What is identity theft?
Identity theft occurs when an individual or a group of individuals gains access to your personal data, such as Social Security number, birth date, credit card numbers, bank account information etc. They may then choose to use this information fraudulently, possibly affecting your credit and financial history and future.
How do identity thieves work?
Identity thieves may work in the following ways:
- They may open a new credit card account, using your name, date of birth and Social Security number. When they use the credit card and don't pay the bills, the delinquent account is reported on your credit report.
- They may call your credit card issuer and, pretending to be you, change the mailing address on your credit card account. Then your imposter runs up charges on your account. Because your bills are being sent to the new address, you may not immediately realize there's a problem.
- They may establish cellular phone service in your name.
- They may open a bank account in your name and write a bad check on that account.
- They may use your identity as if it were their own, often committing crimes and hurting other people.
The University would like to emphasize that, at the current time, there is no evidence that any of the data is being used illegally.
How do I reach the credit reporting agencies?
The credit reporting agencies are available 24/7 and can be reached at the following numbers, Web sites and addresses:
PO Box 740250
Atlanta, GA 30374
PO Box 1017
Allen, TX 75013
PO Box 6790
Fullerton, CA 92634
How do I issue a fraud alert and what should I say when I call?
Call one of the credit reporting agencies listed above to issue a fraud alert. Once the alert has been issued with one of the three credit agencies, they will alert the other two. YOU DO NOT NEED TO ALERT ALL THREE!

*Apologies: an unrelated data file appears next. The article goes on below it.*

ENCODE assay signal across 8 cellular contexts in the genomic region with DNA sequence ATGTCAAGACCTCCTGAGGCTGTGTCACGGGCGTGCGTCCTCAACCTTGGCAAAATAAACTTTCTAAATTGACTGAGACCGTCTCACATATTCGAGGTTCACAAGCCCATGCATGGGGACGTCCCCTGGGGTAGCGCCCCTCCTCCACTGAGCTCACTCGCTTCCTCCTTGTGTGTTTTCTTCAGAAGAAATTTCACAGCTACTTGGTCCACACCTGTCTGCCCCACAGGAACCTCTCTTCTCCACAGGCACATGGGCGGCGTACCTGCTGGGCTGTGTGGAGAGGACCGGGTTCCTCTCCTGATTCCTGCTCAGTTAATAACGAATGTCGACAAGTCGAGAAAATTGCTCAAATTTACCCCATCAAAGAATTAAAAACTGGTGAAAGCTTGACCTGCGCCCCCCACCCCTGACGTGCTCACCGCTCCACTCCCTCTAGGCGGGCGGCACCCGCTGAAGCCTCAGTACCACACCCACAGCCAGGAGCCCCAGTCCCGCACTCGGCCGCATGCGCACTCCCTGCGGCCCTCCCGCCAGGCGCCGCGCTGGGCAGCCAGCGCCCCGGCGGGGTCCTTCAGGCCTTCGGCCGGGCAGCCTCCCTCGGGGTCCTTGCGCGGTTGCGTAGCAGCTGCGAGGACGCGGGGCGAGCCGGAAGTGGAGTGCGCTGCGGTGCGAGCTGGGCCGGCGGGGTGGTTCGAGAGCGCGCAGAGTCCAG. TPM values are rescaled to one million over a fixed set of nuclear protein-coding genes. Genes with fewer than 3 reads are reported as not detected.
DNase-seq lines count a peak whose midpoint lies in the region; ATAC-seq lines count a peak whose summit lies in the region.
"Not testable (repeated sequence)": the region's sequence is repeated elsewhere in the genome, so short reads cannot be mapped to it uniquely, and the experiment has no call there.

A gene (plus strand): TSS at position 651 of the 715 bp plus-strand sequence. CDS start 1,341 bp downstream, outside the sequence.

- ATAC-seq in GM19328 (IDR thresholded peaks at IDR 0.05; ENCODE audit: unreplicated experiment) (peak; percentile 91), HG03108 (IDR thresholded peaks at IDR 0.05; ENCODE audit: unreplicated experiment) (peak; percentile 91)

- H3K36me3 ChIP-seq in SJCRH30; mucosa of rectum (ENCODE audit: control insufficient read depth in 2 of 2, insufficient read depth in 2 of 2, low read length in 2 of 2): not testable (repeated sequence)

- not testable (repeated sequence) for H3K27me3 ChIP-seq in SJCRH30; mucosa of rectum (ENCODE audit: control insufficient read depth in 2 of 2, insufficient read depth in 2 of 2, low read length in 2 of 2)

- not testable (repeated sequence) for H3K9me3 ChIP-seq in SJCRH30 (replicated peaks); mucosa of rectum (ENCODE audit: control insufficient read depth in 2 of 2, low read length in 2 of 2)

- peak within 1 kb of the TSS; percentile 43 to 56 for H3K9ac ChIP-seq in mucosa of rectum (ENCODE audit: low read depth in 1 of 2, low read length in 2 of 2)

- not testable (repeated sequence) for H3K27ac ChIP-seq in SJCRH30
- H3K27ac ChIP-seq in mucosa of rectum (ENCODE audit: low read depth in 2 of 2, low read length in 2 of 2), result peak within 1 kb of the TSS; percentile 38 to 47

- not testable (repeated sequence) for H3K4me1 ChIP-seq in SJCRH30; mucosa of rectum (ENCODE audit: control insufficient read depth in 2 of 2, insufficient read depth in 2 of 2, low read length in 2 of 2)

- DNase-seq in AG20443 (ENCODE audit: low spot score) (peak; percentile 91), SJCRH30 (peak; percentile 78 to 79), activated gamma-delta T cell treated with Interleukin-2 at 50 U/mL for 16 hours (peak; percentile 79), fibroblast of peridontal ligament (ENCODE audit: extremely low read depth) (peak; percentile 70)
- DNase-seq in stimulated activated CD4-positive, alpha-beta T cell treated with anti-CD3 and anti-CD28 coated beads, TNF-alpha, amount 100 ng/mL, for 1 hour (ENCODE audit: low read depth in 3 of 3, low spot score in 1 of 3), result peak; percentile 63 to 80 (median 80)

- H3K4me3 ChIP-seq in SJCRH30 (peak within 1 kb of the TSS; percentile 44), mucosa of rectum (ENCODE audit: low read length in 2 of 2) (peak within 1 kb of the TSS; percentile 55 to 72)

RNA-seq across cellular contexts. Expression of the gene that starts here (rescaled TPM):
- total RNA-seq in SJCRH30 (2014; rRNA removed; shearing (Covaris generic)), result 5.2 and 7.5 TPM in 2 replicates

We recommend you alert a major credit reporting agency that there may be a compromise to your personal information, to include your names and Social Security number. Phone prompts will guide you through the process to place a fraud alert on your account.
An initial 90-day alert will then be placed on your account, free of charge. You may extend this fraud alert to a 7-year alert by writing a letter to the credit reporting agencies. You may issue consecutive 90-day alerts, if do not want to issue a 7-year alert.
By issuing a fraud alert, is my credit affected?
By issuing a fraud alert, it does not change your credit rating. However, when applying for extended credit (for example, mortgages, car loans, credit cards etc.) you will have to actively prove your identity to the credit reporting agencies. The credit reporting agencies can provide you with more information regarding these activities.
Is there a cost to issuing a fraud alert?
How long does the alert stay on the report?
An initial 90-day alert will be placed on your account, free of charge. It is possible to extend this fraud alert to a 7-year alert by writing a letter to the credit reporting agencies. You may issue consecutive 90-day alerts if you do not want to issue a 7-year alert.
Do I need to contact the Social Security Administration?
You only need to contact the Social Security Administration if you are currently a Social Security beneficiary. They can post a message to your account indicating that your Social Security number may be compromised. You do not need to contact the SSA if you do not receive Social Security benefits.